Fr. Franco's Letters

The Flame: November/December 2022

Dear Readers of the Flame,

I can think of no better word than mercy to describe God’s plan. We see mercy as we peruse through the Old Testament. It is highlighted by the teachings and actions of Jesus. It is the characteristic of God mentioned frequently by Ss. Paul VI and John Paul II, as well as by Pope Francis. Mercy was the vocation of one of our modern saints, Saint Faustina Kowalska (1905-1938), who was given the title, the secretary of mercy.

When King Jehoshaphat was confronted by an unexpected alliance of enemies, he called God’s people together to seek the Lord. During their time of prayer, the Spirit of the Lord came upon the prophet Jahaziel who encouraged them to lay aside their fears and trust in the Lord who would do battle on their behalf.

The next day King Jehoshaphat led his army out to the battle. However, his battle strategy was unique. The army was led by a choir who sang Give thanks to the Lord, for his mercy endures forever. (2 Chronicles 20:21). As they sang this jubilant hymn, the three armies that formed a coalition against Israel began to fight, not Israel, but each other.

Jeremiah, who is better known for prophesying the destruction of Jerusalem and the exiling of its people, also prophesied of its restoration. Amid his description of the restoration of the city and its people, he said:
…the sound of those who bring thank offerings to the house of the Lord, singing, “Give thanks to the Lord of hosts, for the Lord is good; his mercy endures forever.” For I will restore this country as of old, says the Lord. (Jeremiah 33:11)

signsThe refrain, His mercy endures forever, is repeated often in the Psalms. Psalm 118 begins and ends with this phrase. Psalm 136 repeats His mercy endures forever 26 times (once for each verse)!

The whole of the New Testament is the unfolding of God’s plan of mercy in Jesus Christ. Pope Francis succinctly summed this up as he introduced the Year of Mercy in the document Misericordiae Vultus. The opening line reads, Jesus Christ is the face of the Father’s mercy.

In describing his calling St. Paul described the action of God in his life as mercy:
I was once a blasphemer and a persecutor and an arrogant man, but I have been mercifully treated because I acted out of ignorance in my unbelief…But for that reason I was mercifully treated, so that in me, as the foremost, Christ Jesus might display all his patience as an example for those who would come to believe in him for everlasting life. (1 Timothy 1:13, 16)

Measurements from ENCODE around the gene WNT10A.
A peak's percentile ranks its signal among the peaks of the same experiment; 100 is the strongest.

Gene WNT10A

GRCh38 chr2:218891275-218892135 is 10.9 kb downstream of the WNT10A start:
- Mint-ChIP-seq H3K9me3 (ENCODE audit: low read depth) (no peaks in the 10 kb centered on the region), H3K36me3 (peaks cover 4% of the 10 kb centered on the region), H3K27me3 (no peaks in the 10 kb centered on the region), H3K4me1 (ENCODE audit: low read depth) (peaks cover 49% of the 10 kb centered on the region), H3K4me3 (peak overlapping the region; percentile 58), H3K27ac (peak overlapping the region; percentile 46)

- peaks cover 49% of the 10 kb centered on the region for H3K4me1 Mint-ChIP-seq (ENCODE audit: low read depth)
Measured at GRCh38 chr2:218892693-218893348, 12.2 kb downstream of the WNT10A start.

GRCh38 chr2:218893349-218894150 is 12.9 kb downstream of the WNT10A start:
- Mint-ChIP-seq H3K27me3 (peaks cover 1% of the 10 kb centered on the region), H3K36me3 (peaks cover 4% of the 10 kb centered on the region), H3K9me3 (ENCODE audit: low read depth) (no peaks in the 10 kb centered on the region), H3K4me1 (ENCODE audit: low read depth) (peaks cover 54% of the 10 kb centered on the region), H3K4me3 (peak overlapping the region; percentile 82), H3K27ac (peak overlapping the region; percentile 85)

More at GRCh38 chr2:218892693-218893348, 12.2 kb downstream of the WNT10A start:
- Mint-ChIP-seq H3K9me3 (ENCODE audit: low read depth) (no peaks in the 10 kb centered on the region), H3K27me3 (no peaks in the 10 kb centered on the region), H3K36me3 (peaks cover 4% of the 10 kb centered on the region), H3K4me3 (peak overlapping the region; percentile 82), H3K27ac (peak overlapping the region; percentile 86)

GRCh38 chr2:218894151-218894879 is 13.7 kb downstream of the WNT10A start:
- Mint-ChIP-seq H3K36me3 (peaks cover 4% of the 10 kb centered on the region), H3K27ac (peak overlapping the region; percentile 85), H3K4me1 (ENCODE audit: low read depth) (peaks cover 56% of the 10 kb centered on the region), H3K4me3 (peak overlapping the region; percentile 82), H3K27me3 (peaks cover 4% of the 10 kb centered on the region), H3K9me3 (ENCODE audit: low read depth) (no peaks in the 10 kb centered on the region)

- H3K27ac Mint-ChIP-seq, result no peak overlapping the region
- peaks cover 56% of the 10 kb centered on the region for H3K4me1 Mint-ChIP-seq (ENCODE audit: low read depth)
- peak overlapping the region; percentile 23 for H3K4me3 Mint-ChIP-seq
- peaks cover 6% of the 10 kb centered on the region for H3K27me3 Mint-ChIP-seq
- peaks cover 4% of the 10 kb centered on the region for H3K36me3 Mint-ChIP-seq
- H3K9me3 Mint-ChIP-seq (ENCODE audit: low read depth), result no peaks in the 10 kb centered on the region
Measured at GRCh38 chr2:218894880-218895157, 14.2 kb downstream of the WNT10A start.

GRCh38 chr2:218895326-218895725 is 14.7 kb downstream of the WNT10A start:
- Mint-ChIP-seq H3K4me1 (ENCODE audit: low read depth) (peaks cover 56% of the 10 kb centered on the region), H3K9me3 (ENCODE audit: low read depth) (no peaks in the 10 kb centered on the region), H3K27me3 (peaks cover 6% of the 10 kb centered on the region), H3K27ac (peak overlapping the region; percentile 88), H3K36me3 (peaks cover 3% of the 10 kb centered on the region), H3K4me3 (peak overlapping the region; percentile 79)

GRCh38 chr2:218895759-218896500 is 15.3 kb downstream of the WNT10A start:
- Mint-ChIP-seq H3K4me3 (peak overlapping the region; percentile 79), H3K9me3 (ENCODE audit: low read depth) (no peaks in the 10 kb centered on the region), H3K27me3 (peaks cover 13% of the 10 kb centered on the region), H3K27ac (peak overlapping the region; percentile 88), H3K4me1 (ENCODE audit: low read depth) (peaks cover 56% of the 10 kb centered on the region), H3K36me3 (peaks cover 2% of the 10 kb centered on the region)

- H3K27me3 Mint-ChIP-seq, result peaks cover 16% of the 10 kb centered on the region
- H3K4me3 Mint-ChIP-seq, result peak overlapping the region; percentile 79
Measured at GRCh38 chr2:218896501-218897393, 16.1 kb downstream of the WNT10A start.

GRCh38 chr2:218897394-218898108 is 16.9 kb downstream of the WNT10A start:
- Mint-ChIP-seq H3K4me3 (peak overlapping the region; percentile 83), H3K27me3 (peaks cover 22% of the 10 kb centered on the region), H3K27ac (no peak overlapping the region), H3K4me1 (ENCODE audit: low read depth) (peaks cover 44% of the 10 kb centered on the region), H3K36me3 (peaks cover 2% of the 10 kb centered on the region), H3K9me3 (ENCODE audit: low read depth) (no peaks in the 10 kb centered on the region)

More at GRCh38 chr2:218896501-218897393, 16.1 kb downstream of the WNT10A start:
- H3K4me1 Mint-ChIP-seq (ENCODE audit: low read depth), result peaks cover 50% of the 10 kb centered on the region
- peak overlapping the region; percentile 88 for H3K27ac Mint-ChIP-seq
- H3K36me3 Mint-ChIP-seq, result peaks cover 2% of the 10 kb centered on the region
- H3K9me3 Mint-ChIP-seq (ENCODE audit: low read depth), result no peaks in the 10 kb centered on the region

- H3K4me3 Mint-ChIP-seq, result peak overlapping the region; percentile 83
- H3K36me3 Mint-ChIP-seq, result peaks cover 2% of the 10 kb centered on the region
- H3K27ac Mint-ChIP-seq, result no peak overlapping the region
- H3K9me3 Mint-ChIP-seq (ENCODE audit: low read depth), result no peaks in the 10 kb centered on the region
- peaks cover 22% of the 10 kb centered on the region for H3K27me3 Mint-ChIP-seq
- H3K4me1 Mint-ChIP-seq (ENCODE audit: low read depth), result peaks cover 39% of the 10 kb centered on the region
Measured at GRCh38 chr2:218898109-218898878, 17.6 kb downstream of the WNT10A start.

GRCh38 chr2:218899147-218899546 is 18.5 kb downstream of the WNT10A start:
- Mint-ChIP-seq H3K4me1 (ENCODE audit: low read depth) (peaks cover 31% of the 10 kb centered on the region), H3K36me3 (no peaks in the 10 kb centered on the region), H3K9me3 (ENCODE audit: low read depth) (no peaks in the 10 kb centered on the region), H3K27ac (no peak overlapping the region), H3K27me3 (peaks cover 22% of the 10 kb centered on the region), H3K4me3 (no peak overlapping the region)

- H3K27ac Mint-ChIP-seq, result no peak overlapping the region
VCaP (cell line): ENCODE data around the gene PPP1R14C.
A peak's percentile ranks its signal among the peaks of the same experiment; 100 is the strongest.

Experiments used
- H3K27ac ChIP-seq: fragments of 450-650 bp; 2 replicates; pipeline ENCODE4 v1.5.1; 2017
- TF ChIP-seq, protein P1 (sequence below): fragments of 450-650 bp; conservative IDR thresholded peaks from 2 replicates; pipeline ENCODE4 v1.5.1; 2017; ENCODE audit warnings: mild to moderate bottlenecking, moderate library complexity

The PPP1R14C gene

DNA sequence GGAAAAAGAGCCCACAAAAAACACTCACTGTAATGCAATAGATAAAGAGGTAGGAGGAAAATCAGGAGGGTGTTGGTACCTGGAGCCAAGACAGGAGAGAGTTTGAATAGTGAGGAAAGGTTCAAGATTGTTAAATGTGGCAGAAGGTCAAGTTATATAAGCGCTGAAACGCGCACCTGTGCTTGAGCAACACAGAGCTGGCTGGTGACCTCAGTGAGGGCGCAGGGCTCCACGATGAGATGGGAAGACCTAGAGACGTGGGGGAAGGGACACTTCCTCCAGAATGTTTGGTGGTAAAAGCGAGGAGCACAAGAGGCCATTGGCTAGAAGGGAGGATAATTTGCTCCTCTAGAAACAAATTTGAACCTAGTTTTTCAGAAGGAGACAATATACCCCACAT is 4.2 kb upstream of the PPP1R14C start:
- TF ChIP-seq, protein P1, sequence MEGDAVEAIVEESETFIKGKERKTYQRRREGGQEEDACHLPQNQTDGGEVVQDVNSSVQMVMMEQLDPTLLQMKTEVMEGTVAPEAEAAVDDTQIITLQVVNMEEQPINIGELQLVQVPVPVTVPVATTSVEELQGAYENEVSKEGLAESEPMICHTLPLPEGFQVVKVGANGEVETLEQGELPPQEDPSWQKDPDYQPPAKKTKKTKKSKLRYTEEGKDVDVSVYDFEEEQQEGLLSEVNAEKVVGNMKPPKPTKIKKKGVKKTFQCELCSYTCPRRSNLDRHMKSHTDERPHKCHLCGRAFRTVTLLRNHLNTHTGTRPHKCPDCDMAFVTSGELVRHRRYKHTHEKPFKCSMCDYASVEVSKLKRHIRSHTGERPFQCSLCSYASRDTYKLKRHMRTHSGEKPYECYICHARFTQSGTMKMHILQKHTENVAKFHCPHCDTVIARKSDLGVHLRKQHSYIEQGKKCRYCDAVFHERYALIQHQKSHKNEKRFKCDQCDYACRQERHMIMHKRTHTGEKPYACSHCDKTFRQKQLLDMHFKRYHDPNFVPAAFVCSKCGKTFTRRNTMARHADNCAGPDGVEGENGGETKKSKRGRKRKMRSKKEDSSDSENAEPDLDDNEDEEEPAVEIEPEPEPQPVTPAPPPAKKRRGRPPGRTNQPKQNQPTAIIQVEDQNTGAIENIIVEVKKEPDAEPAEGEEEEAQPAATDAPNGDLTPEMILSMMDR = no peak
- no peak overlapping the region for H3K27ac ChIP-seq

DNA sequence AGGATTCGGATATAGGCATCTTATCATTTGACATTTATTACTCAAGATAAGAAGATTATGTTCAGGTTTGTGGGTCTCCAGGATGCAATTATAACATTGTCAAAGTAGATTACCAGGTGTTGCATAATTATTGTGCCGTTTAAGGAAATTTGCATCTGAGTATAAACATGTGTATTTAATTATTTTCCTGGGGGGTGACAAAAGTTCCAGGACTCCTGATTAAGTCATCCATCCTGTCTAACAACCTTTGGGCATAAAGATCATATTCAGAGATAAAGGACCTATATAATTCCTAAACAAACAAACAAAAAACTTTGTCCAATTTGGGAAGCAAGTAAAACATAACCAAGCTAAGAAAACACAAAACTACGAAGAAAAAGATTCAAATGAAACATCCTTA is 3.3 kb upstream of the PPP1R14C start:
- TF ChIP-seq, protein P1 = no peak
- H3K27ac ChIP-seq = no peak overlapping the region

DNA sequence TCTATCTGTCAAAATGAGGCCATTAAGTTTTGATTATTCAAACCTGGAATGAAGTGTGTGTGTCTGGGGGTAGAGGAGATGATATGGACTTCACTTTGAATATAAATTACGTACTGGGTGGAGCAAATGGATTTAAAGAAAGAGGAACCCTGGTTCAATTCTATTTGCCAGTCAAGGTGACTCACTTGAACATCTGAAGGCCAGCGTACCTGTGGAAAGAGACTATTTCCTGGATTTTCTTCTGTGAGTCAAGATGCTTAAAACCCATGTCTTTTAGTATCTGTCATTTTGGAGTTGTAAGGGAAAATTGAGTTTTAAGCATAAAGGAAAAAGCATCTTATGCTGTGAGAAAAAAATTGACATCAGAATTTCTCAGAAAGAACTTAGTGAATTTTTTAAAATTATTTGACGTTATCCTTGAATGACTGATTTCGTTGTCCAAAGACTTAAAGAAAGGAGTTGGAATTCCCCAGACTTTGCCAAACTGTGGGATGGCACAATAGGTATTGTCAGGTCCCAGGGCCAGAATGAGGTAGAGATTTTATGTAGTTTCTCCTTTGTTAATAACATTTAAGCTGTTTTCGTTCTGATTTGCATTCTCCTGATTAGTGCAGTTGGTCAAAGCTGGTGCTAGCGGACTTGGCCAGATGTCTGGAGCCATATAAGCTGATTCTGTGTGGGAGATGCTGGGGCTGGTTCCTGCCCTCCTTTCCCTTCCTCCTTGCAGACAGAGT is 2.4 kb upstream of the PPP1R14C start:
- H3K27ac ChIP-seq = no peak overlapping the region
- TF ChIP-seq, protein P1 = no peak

St. Paul’s spoke of the healing of his co-laborer Epaphroditus in this way:
He was indeed ill, close to death; but God had mercy on him, not just on him but also on me, so that I might nothave sorrow upon sorrow. (Philippians 2:27)

I think you get the idea. God is merciful. His enduring mercies are new every morning, so great is His faithfulness. (see Lamentations 3:22-23).

I elaborate on God’s mercy as an encouragement for us to respond to God’s mercy. Many people who understand God’s mercy in Jesus Christ have a hard time accepting it for themselves. They can say that His mercy endures forever. However, they are unsure as to how it applies to them.

I want to encourage you to respond to God’s mercy in two ways. The first is this: Believe it! God’s mercy is not just for other people. It is for you and for me. We need to trust in the Lord in a whole hearted manner.

The second response to God’s mercy is also simple: Share it! Most people will come to know God’s mercy through people who are merciful and kind toward them. And as we share mercy with others, we will come to know mercy for ourselves in an even deeper way. Jesus said, Blessed are the merciful, for they will be shown mercy. (Matthew 5:7)

A number of years ago, I heard Fr. Tom Dunphy (may he rest in peace) give some advice to a newly ordained priest. It was a word he had heard from an older priest when he was newly ordained. The advice was simple. Treat everyone you meet as if they had a broken heart.

This is good advice for everyone, first because it is true. Everyone has a heart that is broken in some way. And if we treat each other with mercy we will be able to help people see more clearly the mercy of God in Jesus Christ.

As we enter into the holiday season, a time that can be stressful and sometimes lonely, let us remember that it is primarily a season of mercy. As we approach Thanksgiving, let us recall that amid the trials of the last year, God has provided for us. As we approach Christmas, let us focus on the Son of God, rich beyond measure who became poor for our sake, to bring us mercy, transformation and the hope of eternal life.

May your Thanksgiving be filled with gratitude and your celebration of Christmas overflow with joy.

In Christ,
Fr. Bob Franco
Bishop’s Delegate to Catholic Renewal Ministries